Welcome to the Int'l Kangaroo Care Awareness Day (May 15th) Official Site

Mother and Child Reunion - Kangaroo Mother Care Must Become a Standard and Routine Part of Optimal Maternity Care

by Jacqueline Levine, LCCE, FACCE, CD(DONA), CLC, BA,     

Dr. Lennart Righard's seminal study1, published in the Lancet in 1990, gave rise to his famous video, "Delivery Self Attachment"2, that illustrates parts of his extraordinary research.  It shows babies who, when left undisturbed on their mothers' bodies immediately after birth, find the breast by themselves; they crawl to it, or scrabble about to find it, use the feel of the breast on their cheeks and chins to orient themselves as they search about for that “sweet spot”…then they latch and suckle with competence. When front-to-front and skin-to-skin after birth, a newborn responds with hard-wired behaviors that promote healthy maturation of brain and body. The video also observes babies whose abilities are either impaired or negated because of exposure to intrapartum meds, separation from their mothers after birth, or both.

Lennart’s own poignant words adorn the packaging of his video: “Newborns have a great need for love, which makes a separation between mother and child most unfortunate3. (Emphasis mine.) A banner below that quote, set in 16-point type and caps, proclaims "THIS SIX MINUTE VIDEO WILL CHANGE PROTOCOLS!"

It is indeed "unfortunate" that so many mothers and their newborns still experience the consequences of resistance to or ignorance of this best-evidence protocol. Hospital staff and caregivers still swoop in and whisk newborns away after just a few minutes of time with their mothers for routine procedures, processing and/or observation.   As with so many entrenched maternity-care practices, the protocols that Righard thought would certainly change are still in place, even as evidence for keeping mother and baby together continuously mounts.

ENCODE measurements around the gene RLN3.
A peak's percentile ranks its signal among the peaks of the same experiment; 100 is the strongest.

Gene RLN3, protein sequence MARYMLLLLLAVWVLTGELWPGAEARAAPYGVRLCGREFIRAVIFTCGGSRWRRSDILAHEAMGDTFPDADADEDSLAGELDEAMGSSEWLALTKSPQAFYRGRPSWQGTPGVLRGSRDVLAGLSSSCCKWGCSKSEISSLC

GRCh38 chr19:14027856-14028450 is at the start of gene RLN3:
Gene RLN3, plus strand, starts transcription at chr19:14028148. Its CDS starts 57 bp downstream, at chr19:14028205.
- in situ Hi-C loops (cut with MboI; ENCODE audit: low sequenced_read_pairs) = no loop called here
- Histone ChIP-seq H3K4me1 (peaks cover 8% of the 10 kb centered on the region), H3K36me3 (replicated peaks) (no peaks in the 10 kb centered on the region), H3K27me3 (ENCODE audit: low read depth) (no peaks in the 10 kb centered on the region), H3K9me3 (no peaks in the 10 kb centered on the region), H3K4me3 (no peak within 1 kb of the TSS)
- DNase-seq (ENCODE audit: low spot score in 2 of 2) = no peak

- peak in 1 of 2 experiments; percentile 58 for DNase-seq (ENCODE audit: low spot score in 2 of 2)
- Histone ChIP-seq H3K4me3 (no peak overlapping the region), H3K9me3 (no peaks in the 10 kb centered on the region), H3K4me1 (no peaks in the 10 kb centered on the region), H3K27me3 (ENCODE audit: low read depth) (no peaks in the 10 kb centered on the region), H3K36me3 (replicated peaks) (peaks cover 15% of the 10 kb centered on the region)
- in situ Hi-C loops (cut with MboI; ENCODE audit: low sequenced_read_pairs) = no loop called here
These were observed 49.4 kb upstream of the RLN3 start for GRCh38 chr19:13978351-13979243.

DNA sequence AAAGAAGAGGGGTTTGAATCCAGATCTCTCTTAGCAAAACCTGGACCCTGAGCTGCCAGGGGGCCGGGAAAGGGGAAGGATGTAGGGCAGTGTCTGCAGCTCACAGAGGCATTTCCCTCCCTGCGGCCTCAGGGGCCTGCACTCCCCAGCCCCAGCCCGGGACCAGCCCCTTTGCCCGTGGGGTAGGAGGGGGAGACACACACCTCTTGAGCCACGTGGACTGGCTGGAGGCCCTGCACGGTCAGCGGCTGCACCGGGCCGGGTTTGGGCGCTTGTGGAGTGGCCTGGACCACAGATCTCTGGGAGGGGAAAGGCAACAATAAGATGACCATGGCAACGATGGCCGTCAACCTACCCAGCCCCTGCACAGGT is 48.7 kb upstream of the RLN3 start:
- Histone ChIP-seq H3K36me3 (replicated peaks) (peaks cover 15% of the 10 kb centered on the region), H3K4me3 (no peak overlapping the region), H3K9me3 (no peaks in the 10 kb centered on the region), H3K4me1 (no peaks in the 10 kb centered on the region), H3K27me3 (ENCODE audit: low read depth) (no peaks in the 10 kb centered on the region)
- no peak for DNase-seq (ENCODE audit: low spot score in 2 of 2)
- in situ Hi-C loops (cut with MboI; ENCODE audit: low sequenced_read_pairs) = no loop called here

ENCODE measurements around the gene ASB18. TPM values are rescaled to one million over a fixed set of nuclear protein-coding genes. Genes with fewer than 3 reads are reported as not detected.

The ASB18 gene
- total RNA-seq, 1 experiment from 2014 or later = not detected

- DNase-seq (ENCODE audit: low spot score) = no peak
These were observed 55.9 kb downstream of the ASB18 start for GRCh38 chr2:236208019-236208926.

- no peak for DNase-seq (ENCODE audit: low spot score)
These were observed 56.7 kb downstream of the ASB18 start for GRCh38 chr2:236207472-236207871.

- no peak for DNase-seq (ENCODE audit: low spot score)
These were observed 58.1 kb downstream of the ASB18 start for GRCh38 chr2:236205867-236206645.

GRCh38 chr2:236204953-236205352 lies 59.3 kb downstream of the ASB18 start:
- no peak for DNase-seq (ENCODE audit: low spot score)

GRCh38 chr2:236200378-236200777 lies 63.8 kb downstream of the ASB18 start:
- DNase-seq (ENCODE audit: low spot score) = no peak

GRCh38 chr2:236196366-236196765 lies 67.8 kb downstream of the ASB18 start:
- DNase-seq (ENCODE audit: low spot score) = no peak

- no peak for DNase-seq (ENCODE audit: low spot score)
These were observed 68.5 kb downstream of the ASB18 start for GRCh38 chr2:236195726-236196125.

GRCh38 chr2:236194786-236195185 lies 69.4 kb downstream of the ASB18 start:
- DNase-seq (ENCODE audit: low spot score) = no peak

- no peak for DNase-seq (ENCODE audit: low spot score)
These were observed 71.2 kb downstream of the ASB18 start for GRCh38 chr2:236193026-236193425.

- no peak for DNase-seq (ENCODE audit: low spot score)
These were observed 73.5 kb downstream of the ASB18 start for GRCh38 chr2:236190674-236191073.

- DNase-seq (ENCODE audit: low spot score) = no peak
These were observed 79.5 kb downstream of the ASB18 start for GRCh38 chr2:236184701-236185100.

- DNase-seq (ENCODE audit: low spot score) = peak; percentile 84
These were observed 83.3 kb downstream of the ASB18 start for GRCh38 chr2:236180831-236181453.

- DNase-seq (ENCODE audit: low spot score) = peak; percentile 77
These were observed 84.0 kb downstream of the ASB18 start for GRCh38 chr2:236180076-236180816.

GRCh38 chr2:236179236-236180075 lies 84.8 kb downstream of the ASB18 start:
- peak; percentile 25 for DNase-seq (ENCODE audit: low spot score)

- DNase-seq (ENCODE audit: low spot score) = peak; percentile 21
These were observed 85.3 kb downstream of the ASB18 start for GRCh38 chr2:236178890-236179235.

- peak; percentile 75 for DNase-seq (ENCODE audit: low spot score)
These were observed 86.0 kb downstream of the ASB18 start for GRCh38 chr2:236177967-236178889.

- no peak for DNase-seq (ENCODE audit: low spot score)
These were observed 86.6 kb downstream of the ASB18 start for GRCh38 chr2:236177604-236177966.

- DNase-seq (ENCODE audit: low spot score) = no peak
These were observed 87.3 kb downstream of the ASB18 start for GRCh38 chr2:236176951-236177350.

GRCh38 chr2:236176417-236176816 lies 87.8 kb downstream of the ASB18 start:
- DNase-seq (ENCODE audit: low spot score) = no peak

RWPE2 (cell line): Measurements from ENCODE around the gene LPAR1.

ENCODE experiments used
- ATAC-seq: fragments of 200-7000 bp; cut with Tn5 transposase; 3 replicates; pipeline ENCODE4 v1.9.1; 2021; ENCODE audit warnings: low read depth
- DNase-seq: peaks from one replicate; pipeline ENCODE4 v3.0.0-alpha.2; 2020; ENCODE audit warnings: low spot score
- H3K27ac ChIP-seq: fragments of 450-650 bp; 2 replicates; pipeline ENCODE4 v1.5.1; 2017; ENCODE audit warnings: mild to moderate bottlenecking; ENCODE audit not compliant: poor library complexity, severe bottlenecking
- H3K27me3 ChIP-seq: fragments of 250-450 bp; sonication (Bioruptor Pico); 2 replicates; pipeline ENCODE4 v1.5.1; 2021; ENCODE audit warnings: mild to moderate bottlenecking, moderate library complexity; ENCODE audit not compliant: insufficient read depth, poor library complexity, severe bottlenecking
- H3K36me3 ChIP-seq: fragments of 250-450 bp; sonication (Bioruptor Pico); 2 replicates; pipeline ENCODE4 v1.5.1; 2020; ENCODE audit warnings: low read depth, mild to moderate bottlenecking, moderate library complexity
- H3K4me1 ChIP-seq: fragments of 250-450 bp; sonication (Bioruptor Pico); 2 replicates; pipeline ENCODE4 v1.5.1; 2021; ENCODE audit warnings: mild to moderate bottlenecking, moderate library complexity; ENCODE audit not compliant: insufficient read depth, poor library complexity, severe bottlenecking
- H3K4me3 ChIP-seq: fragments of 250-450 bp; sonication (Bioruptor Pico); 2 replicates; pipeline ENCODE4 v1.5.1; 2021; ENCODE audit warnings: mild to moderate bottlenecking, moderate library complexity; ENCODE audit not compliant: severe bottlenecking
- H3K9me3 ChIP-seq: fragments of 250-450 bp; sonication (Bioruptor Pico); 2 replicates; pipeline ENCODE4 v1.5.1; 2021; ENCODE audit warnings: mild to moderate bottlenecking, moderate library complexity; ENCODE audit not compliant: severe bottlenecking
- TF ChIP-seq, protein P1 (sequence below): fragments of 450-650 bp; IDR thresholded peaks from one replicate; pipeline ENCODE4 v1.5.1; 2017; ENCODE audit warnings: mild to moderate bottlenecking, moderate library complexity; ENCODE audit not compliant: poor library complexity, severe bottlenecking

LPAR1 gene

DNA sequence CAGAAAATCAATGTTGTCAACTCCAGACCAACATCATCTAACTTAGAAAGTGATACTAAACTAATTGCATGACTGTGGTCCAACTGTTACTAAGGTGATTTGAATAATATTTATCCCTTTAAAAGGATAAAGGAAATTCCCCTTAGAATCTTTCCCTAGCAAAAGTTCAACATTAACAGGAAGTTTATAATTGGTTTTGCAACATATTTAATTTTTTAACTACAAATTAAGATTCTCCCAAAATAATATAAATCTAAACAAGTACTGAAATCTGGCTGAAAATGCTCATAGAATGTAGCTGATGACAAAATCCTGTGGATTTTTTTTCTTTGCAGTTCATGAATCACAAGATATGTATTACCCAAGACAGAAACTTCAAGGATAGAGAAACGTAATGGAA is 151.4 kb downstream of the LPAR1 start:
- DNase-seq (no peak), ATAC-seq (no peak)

There’s another aspect of a new parent’s birth experience with her newborn that needs to be promoted and admired, something rarely mentioned, rarely talked about by OBs, and rarely discussed as part of the normal and natural part of understanding the newborn; the remarkable abilities and competence of that newborn.  Birthing of the placenta gets more coverage in birth literature than do the stellar capacities of a new baby.

The aforementioned Righard video of newborn behavior amazes because we see the antithesis of what first-time mothers imagine that their infants will be like.  Popular images show a greasy-eyed newborn, wrapped up and be-blanketed as tight as a little dumpling, handed over to mom to hold in arms. The Righard video causes gasps at the first images of that lively newborn pushing its little legs against its mother's abdomen, bobbing its head with power and purpose, and performing the initial latch with brio.  Mothers need to be told that, even if they have had intrapartum medications, they must continually give their newborns the opportunity to perform as they are hard-wired to do, and we must emphasize that newborns are capable and competent, and Kangaroo Mother Care enhances that competency.  

Body-to-body contact, front-to-front, is the newborn’s normal physiological expectation, supporting the maturation of brain and body both.  Without actually calling it “Kangaroo Mother Care” the AAP recommends that babies stay on mother’s body, “skin-to-skin” (S2S) to help maintain healthy regulation of vital signs in the first hours after birth4. Any understanding of newborn physiology acknowledges the imperative of keeping newborns on mother’s bodies for long stretches, so babies may make the physical adjustments for healthy beginnings of life outside the mother.

 Mothers have always needed to keep their babies with them, and supporting evidence for that urgent desire has been around for quite a while.   With the understanding of what is best for the health of the newborn, the WHO and UNICEF very specifically and unequivocally advise that mothers and infants remain together 24 hours a day and launched the Baby Friendly Hospital Initiative in 1991, which, while meant to support breast feeding, also supports skin-to-skin, if not specifically “Kangaroo-ing”.  Sadly, we can count only about 500 hospitals in the whole of the United States with the BFHI designation; only one in six birthing places in our country is Baby Friendly! 5